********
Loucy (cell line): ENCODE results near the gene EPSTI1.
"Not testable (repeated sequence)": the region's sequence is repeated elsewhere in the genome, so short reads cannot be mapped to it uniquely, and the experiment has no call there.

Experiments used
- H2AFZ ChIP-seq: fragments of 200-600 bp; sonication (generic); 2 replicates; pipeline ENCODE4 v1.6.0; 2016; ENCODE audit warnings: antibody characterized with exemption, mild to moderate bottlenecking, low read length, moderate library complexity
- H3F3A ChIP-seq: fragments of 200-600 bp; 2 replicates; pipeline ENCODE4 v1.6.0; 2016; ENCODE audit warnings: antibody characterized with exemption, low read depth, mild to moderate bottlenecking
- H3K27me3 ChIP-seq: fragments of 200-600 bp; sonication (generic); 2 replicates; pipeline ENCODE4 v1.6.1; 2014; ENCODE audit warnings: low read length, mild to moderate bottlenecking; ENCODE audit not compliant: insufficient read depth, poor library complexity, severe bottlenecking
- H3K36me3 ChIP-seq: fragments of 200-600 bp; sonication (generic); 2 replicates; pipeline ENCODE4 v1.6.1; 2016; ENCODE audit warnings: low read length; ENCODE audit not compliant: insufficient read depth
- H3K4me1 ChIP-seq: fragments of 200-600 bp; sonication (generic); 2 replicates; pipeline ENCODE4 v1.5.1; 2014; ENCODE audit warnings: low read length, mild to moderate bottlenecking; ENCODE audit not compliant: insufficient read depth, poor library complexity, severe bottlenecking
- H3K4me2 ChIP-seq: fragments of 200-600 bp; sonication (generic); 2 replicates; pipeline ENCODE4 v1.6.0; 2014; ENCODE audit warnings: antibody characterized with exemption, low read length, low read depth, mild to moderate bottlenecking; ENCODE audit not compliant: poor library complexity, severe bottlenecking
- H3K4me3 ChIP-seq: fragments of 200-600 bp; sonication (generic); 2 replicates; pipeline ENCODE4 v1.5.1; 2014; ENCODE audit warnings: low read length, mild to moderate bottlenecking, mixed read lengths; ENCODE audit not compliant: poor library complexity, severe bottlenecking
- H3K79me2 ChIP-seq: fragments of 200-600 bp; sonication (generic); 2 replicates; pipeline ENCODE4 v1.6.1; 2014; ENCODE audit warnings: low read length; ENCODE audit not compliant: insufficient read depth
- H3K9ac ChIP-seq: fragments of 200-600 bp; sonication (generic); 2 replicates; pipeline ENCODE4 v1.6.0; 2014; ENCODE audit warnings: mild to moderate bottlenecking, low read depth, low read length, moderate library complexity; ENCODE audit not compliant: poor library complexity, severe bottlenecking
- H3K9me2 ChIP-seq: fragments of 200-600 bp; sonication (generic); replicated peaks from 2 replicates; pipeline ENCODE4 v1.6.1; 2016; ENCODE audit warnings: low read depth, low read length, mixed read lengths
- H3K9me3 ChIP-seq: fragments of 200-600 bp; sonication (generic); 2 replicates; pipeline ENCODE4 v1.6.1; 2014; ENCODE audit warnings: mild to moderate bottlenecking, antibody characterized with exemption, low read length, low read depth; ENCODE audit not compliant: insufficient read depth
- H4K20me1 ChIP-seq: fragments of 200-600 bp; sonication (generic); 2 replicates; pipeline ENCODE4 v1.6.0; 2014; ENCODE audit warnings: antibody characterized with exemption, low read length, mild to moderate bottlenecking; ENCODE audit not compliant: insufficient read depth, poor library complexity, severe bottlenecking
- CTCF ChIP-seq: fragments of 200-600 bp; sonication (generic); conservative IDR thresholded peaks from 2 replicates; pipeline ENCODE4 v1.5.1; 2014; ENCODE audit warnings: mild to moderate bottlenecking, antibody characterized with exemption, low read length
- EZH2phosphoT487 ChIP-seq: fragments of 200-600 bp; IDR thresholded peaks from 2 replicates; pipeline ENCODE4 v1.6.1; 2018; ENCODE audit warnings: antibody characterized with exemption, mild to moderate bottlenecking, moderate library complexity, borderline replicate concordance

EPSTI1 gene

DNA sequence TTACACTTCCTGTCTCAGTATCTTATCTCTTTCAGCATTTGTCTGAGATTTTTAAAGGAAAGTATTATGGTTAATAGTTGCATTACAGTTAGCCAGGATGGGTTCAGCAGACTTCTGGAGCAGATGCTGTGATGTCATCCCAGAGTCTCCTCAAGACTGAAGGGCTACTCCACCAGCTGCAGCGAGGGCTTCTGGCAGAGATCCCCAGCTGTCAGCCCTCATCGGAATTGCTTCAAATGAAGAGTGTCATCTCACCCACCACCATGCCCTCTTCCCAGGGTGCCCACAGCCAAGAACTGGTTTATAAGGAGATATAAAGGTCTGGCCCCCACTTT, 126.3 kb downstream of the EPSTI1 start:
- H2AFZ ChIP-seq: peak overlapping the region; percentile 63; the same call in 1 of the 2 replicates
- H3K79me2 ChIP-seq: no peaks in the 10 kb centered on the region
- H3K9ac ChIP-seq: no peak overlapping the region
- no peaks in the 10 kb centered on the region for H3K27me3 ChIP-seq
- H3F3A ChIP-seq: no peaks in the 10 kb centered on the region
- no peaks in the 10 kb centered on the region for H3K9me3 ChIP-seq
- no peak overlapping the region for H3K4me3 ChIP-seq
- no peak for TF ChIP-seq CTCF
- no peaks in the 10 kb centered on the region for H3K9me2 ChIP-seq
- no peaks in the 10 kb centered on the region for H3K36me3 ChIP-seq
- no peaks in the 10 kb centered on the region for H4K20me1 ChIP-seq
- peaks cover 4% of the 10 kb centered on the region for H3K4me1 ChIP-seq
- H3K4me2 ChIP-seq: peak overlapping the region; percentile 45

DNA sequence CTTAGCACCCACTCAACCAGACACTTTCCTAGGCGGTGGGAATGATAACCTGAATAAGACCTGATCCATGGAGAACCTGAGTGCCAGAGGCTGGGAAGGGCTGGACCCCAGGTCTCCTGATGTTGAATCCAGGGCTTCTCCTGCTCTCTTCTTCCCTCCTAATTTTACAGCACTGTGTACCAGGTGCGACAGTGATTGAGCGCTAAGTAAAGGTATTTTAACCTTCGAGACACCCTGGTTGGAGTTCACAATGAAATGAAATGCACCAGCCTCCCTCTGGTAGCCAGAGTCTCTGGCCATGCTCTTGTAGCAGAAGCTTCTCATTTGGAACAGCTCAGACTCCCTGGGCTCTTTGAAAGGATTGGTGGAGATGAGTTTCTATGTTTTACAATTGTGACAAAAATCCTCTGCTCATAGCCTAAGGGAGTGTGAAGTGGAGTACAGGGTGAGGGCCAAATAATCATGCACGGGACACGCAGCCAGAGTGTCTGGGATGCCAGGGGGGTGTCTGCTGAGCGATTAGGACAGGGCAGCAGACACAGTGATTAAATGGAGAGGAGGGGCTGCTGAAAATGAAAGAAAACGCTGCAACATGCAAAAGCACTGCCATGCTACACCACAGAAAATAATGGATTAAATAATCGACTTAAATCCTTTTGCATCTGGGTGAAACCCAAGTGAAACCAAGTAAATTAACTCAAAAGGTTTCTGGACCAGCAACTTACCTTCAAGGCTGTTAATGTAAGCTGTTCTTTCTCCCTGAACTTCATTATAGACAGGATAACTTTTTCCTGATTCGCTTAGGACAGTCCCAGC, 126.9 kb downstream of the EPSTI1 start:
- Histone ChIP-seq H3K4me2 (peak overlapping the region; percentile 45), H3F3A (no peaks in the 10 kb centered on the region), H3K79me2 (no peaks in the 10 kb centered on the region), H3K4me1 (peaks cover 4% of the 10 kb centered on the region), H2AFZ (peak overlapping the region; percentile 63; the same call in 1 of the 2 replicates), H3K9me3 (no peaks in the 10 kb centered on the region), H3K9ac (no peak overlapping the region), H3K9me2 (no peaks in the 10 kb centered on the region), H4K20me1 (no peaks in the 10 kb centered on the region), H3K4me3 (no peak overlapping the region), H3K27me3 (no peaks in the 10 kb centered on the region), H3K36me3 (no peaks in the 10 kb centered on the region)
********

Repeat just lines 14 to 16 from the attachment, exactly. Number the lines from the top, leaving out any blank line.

- H3K9me3 ChIP-seq: fragments of 200-600 bp; sonication (generic); 2 replicates; pipeline ENCODE4 v1.6.1; 2014; ENCODE audit warnings: mild to moderate bottlenecking, antibody characterized with exemption, low read length, low read depth; ENCODE audit not compliant: insufficient read depth
- H4K20me1 ChIP-seq: fragments of 200-600 bp; sonication (generic); 2 replicates; pipeline ENCODE4 v1.6.0; 2014; ENCODE audit warnings: antibody characterized with exemption, low read length, mild to moderate bottlenecking; ENCODE audit not compliant: insufficient read depth, poor library complexity, severe bottlenecking
- CTCF ChIP-seq: fragments of 200-600 bp; sonication (generic); conservative IDR thresholded peaks from 2 replicates; pipeline ENCODE4 v1.5.1; 2014; ENCODE audit warnings: mild to moderate bottlenecking, antibody characterized with exemption, low read length